The new proposed regulations on accountable care organizations, released Thursday by the Department of Health and Human Services, show the government planning to link the HITECH meaningful use incentive program with its plans for ACOs.
In a March 31 article published in the New England Journal of Medicine, Donald Berwick, MD, administrator of the Centers for Medicare and Medicaid Services, said the creation of ACOs is one of the first delivery-reform initiatives that will be implemented under the Accountable Care Act.
"Its purpose is to foster change in patient care so as to accelerate progress toward a three-part aim: better care for individuals, better health for populations, and slower growth in costs through improvements in care," he said.
[See also: HHS to release ACO regs today.]
ACOs create incentives for healthcare providers to work together to treat an individual patient across care settings, according to HHS Secretary Kathleen Sebelius. Participation in an ACO will be voluntary, and Medicare Advantage plans will not be included in the ACO program. To share in savings, ACOs would have to meet quality standards in five key areas, including:
- patient/caregiver care experiences;
- care coordination;
- patient safety;
- preventive health;
- at-risk population/frail elderly health.
The proposed rules also include strong protections to ensure patients do not have their care choices limited by an ACO, she added.
The rule will be published April 7 in the Federal Register, and comments will be accepted for 60 days. The rule calls for a start date of next Jan. 1. The program is expected to save $960 million over three years for the Medicare program, Sebelius said.
Before the rule is finalized, CMS will review all comments from the public and may make changes to its proposals based on the comments, according to Sebelius.
What does this mean for vendors and providers?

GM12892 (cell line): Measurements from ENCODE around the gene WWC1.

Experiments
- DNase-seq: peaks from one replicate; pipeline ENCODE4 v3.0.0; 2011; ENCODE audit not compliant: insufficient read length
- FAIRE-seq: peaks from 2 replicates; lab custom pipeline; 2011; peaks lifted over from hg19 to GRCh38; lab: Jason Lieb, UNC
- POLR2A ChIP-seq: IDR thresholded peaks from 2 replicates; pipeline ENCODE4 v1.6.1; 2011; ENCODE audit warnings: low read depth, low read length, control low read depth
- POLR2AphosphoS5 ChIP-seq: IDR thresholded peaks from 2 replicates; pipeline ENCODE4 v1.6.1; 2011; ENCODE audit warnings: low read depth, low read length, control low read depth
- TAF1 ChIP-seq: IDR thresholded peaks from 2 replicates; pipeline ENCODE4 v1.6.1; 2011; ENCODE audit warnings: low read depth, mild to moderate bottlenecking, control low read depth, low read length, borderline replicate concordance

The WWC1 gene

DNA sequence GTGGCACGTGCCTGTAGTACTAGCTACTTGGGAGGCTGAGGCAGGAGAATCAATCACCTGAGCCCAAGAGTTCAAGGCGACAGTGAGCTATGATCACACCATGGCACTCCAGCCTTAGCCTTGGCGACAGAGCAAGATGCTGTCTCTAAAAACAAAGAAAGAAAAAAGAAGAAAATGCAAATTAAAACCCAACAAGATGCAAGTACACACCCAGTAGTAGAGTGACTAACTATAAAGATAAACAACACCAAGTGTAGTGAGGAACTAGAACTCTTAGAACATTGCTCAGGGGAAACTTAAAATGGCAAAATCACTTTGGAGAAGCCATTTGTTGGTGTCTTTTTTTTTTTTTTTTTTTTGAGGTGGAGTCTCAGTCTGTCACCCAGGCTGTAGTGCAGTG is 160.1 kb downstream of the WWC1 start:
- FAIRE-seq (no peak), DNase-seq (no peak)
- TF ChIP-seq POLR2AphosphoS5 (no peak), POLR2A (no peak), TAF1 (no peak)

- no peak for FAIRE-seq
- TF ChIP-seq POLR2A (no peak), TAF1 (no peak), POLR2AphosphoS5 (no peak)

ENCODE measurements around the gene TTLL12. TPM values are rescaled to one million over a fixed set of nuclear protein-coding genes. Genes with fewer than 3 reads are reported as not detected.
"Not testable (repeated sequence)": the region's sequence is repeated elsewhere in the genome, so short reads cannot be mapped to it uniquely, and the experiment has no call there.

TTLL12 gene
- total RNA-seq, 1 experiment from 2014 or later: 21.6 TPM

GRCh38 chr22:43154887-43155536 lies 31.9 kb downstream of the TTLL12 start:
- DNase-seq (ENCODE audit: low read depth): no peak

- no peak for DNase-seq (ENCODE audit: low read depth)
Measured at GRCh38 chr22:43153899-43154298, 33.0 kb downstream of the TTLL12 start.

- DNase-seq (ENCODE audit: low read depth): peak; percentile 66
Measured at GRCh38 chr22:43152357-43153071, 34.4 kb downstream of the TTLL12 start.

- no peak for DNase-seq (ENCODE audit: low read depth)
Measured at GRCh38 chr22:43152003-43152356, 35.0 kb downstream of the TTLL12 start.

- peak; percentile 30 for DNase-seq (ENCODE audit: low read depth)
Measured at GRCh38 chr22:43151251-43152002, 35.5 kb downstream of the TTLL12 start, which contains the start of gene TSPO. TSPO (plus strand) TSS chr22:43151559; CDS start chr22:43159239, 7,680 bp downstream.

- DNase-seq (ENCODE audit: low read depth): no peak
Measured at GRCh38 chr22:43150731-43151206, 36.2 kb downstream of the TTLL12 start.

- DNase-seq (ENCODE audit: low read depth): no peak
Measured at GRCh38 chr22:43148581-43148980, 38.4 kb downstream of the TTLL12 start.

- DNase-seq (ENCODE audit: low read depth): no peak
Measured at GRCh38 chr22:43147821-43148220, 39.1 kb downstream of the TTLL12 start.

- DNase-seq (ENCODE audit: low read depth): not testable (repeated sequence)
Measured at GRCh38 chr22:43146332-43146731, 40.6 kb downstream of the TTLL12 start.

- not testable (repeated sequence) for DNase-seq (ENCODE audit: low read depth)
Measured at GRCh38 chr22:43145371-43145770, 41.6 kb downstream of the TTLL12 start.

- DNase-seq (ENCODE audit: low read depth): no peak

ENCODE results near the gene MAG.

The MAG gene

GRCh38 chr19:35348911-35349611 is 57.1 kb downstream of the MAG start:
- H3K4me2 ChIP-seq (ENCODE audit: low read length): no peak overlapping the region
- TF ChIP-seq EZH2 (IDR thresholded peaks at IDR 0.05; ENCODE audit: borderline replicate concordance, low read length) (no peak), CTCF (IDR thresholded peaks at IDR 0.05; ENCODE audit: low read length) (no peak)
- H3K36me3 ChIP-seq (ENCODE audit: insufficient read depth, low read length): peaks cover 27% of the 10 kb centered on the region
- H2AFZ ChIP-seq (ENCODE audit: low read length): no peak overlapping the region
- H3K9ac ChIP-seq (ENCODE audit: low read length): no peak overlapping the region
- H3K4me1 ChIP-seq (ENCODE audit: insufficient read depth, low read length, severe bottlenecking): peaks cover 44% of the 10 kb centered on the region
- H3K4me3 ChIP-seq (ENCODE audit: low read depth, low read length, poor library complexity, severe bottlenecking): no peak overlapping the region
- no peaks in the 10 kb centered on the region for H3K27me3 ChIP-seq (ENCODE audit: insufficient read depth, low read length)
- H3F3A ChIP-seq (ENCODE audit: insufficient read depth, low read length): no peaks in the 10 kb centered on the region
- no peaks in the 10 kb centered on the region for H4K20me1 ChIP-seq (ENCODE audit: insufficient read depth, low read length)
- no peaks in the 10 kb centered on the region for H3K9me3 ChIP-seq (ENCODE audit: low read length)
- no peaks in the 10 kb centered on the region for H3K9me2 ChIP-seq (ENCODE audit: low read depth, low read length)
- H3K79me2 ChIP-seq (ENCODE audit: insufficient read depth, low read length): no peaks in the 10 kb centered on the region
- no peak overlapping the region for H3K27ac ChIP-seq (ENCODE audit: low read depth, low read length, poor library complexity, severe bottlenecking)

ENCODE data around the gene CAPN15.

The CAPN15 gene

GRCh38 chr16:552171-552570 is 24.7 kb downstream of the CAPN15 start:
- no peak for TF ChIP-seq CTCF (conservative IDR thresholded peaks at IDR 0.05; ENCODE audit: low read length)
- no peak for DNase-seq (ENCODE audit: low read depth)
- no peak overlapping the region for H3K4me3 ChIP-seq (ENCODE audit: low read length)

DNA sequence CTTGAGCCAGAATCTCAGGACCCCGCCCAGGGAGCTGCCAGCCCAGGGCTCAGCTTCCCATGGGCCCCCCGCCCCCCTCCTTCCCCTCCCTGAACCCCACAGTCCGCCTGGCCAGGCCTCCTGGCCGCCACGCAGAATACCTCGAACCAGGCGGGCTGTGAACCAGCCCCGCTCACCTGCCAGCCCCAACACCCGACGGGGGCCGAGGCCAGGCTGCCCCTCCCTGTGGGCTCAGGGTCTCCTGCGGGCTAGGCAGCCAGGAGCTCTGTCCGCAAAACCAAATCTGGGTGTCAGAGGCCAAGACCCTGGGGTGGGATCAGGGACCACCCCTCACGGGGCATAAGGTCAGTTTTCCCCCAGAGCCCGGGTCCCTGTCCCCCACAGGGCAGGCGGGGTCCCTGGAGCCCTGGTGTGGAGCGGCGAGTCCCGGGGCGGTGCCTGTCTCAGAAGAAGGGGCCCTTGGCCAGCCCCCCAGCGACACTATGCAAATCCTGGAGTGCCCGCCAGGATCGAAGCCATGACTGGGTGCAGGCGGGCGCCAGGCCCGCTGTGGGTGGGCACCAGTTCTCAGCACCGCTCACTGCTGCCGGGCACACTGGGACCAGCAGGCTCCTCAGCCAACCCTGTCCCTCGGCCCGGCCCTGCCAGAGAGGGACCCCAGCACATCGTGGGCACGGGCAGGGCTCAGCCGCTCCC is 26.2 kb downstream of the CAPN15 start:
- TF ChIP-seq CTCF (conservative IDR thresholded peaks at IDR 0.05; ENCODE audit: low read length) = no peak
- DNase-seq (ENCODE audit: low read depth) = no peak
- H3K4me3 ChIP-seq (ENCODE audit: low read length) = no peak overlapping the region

Brian Ahier, health IT evangelist for Mid-Columbia Medical Center in The Dalles, Oregon, said his first take on the 400-page proposed rule is the importance of providers first achieving meaningful use of electronic health records. The rule calls for 50 percent of providers who participate in an ACO to be meaningful users.
The group practice reporting option (GPRO), an electronic reporting tool already used by the government in the physician quality reporting system, will be updated for ACO reporting use, Ahier said.
It will be key that interface between certified CHRs and the GPRO works smoothly, he added. This poses a real opportunity for EHR vendors. "If nothing else, I think we╒re seeing the unfolding of a plan for how the meaningful use program is going to be used in the implementation of new payment models," Ahier said.
[See also: Payers, providers agree - and disagree - on ACOs.]
William F. Jessee, MD, president and CEO of the Medical Group Management Association said doctors should beware the complexities found in the proposed rule.
"Physician practices need to thoroughly examine how participation in ACOs may affect their practice operations," Jessee said.
According to Jeff Gruen, director of Health Care Services at PRTM, a global management consulting firm, information technology is one of the critical pieces of infrastructure to a well-functioning ACO. "It is like the rails on which the ACO train will run," he said.
Gruen said the information technology needs to facilitate electronic of medical records and provide easy access to a labs, pharma, EMR and other key clinical data. "But this is just the information foundation,? he added. "Smart organizations will quickly build stories on top of this foundation to create a full information house," according to Gruen.
Two of the more critical pieces of information that ACOs will need are patient registries (lists of all of the patients in a practice with their risk profiles) and decision-support (intelligent rules that remind providers of steps they need to take to improve the care), he added.
Justin Barnes, chairman emeritus of the Electronic Health Record Association said the proposal "shows its teeth" by proposing a minimum sharing benchmark rate for ACO. "We know that longstanding ACO models such as those undertaken by the Mayo and Cleveland clinics are workable," he said, "and it's also noteworthy that this proposal seeks to embrace knowledge and experiences from private payers."
Follow Diana Manos on Twitter @DManos_IT_News.